The first few games for each competitor in the Hearthstone Grandmasters league are done and gaps are starting to form between the good and great players. Deck building, hand reading, and predictive play are all skills that a player needs to succeed. Some players are very strong in one of these skills, or even two, but very few are excellent at all of them.
Enter: Frank “Fr0zen” Zhang.
Fr0zen has been playing Hearthstone for a long time—nearly five years. His first recorded game was against his current teammate, David “Dog” Caero, in December 2014. By competing in several tournaments, the Team Liquid player has been training his skills for quite some time. But aside from the ONOG Circuit finals in 2016, he’s never won a tournament with other star players present.
A big issue with Hearthstone tournaments is that in the early stages, players are more surprised by what decks are brought. A large part of who wins is like rock-paper-scissors, where if a player brings a counter, they’ll win the match very often. On top of that, most lineups are locked in for entire tournaments, leaving no room for creativity or playing the field. This results in cookie-cutter lineups butting heads for most of the event, which translates into a repetitive and boring viewing experience.
Fr0zen’s skills have been on full display in Grandmasters, though. His deck-building abilities are able to shine with tech choices and what he includes in his secondary and tertiary decks. His Paladin deck that beat William “Amnesiac” Barton, for example, included an Elven Archer, a card that normally isn’t even considered to be worth a tech slot to many players. It’s a card that deals one damage to any target, but Fr0zen saw more potential in it than that. He knew that if he was going to play against Mage with Conjurer’s Calling, he’d need to be able to target the multiple copies of a minion that gets duplicated and stop that from happening with an Equality or Shrink Ray plus the one damage to clear the minion. Even though Amnesiac brought Hunter, it was still a fantastic tool he used to succeed.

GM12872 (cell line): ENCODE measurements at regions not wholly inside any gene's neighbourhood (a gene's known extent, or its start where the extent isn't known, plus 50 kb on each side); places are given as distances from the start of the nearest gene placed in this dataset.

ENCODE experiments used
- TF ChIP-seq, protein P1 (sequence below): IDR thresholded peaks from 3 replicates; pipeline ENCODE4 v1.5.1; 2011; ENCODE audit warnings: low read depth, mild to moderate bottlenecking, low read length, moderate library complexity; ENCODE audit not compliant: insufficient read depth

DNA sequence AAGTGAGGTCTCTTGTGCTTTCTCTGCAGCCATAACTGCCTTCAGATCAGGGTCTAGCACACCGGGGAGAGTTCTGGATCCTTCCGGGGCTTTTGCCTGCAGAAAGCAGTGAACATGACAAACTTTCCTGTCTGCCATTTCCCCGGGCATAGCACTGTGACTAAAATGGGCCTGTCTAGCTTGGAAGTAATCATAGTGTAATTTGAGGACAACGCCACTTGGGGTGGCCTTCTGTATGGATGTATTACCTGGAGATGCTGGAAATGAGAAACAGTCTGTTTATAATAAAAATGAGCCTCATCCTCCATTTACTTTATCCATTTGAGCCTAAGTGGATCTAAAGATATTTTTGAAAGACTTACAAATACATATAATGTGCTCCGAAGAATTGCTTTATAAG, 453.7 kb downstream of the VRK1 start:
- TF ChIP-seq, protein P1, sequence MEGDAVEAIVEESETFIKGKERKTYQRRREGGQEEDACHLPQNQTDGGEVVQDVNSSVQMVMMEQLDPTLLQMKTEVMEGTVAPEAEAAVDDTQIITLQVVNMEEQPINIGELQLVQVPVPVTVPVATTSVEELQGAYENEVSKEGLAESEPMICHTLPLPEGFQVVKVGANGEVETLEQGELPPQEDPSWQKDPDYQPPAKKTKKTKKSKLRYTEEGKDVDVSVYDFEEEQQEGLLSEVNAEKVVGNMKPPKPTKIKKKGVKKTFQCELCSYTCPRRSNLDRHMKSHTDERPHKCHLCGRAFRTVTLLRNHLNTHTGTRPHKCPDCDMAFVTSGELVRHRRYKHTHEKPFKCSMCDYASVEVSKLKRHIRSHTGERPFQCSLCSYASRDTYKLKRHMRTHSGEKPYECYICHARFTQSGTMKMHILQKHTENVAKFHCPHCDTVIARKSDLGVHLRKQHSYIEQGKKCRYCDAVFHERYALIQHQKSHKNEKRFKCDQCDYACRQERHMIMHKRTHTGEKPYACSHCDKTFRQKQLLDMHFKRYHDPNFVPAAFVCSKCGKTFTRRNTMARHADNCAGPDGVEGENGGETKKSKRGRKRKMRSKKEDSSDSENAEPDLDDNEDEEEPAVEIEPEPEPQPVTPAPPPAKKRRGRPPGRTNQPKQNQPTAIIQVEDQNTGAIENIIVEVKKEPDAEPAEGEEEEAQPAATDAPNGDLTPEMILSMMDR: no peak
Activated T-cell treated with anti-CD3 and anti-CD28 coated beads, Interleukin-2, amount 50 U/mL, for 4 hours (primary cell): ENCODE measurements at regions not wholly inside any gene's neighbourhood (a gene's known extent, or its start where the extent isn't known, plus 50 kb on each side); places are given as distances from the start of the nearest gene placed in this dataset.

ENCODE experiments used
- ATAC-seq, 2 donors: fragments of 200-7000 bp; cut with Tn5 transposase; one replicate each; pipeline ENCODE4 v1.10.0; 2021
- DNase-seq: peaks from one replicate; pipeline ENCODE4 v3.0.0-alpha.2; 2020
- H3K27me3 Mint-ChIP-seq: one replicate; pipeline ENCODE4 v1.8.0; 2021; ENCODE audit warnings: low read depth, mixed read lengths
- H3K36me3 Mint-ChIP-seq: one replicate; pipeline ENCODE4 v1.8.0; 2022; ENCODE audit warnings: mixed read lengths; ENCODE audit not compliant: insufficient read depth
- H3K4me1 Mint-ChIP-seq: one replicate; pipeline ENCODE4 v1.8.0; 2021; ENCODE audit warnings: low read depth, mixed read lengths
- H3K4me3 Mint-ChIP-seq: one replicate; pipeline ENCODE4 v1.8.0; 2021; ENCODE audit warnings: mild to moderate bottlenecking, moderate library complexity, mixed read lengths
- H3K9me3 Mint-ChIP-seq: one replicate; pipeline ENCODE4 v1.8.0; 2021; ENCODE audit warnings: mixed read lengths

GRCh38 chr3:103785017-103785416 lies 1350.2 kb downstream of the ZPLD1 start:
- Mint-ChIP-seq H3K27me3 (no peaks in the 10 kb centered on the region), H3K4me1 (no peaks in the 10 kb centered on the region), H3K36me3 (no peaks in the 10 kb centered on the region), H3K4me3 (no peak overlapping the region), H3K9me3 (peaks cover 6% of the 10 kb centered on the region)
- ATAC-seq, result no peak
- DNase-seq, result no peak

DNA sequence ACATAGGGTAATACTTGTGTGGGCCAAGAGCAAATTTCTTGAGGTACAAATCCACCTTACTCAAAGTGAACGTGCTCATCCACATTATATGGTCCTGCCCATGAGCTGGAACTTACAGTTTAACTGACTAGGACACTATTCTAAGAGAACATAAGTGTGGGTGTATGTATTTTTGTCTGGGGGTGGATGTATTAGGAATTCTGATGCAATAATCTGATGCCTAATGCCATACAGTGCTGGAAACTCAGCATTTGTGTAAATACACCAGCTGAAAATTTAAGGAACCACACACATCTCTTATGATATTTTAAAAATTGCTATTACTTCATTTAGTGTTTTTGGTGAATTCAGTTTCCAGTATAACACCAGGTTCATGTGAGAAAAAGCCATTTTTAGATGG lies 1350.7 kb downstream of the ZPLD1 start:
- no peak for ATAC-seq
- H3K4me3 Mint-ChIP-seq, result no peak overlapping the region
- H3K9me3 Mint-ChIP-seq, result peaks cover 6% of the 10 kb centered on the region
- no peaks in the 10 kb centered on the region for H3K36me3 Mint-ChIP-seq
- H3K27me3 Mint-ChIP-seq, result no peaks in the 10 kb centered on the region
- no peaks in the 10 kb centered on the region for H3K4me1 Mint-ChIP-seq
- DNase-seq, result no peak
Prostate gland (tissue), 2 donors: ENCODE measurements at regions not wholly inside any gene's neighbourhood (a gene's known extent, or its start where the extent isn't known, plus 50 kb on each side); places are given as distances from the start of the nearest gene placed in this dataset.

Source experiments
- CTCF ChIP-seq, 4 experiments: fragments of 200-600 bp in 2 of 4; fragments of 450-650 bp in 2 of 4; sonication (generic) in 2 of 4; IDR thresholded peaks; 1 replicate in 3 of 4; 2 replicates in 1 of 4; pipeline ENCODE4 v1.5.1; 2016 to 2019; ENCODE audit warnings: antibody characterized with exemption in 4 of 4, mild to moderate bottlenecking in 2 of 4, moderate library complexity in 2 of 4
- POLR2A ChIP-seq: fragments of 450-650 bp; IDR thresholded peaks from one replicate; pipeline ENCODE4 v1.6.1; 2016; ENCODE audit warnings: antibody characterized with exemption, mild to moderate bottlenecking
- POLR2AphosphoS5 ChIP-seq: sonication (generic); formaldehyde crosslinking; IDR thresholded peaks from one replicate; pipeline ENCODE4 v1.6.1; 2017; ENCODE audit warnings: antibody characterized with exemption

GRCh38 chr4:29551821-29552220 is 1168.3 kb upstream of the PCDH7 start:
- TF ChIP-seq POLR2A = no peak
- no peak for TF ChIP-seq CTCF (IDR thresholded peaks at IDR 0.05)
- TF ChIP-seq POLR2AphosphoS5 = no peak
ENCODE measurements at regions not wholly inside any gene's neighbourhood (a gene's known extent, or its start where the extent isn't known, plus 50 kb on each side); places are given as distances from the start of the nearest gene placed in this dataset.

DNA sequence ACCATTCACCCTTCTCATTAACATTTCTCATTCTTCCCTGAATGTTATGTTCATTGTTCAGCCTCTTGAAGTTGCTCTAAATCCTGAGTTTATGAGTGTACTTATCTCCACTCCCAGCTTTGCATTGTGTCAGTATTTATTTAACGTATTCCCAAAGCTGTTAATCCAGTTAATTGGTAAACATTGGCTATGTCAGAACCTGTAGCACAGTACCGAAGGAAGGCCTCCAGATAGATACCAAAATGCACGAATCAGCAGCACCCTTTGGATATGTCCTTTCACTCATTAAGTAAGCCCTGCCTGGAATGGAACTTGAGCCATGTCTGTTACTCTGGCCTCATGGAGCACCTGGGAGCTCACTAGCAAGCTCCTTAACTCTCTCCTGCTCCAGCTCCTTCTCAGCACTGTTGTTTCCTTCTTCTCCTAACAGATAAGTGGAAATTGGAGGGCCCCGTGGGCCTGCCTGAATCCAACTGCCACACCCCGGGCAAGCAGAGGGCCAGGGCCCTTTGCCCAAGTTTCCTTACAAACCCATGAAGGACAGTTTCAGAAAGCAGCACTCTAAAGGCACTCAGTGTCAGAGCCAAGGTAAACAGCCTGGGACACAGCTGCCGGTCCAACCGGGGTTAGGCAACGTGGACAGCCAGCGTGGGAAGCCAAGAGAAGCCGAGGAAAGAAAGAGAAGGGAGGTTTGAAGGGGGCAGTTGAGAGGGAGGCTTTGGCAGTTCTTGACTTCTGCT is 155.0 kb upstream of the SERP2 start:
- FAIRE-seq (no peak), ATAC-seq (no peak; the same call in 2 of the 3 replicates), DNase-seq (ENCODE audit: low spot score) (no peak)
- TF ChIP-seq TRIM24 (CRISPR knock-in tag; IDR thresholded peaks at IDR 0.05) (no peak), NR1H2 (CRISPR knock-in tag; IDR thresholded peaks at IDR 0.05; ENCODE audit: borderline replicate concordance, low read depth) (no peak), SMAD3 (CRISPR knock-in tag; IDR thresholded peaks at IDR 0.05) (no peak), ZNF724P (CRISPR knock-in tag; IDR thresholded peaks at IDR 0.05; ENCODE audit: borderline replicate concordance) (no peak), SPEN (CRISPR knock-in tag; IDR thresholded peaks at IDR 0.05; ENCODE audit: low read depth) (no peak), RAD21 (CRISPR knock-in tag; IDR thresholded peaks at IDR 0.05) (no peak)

His predictive play set him up for victory with Bomb Warrior against James “Firebat” Kotesich, where he knew he’d need to keep the Mecha’thun he got off of Jepetto Joybuzz and OTK him. Aggressive plays just aren’t feasible in the Warrior mirror match. Fr0zen needed to be able to play with fewer resources than Firebat because of the inclusion of the Mecha’thun package, and he was able to do so masterfully with both knowledge of the deck and predictive play in the sense that he knew what his opponent wanted to do—and Fr0zen knew how to stop Firebat in his tracks.
Against Muzahidul “Muzzy” Islam, Fr0zen’s ability to read hands allowed him to know that his opponent didn’t have the crucial Blastmaster Boom he needed to push damage and tempo, meaning he could afford to play slightly slower and greedier to get maximum value from the cards he held. Due to Fr0zen’s immense knowledge of the game and respect for his opponents, he knows what the most optimal play is at any given time from either side of the board. If an opponent plays a certain way or a particular card, Fr0zen can gather the knowledge he needs from that to figure out what else is in his hand by deductive reasoning. Since Muzzy was playing overly defensive, it became clear that he didn’t have very many proactive plays. Fr0zen was able to take that information and use it to dominate his opponent.
Fr0zen might not be a world champion, but that doesn’t mean he hasn’t been working on his gameplay. As Frozen’s career has progressed, he’s improved tremendously, bettering his play and tournament results year after year. With such a strong start to the Grandmasters tournament, Fr0zen is a favorite to take it all this year.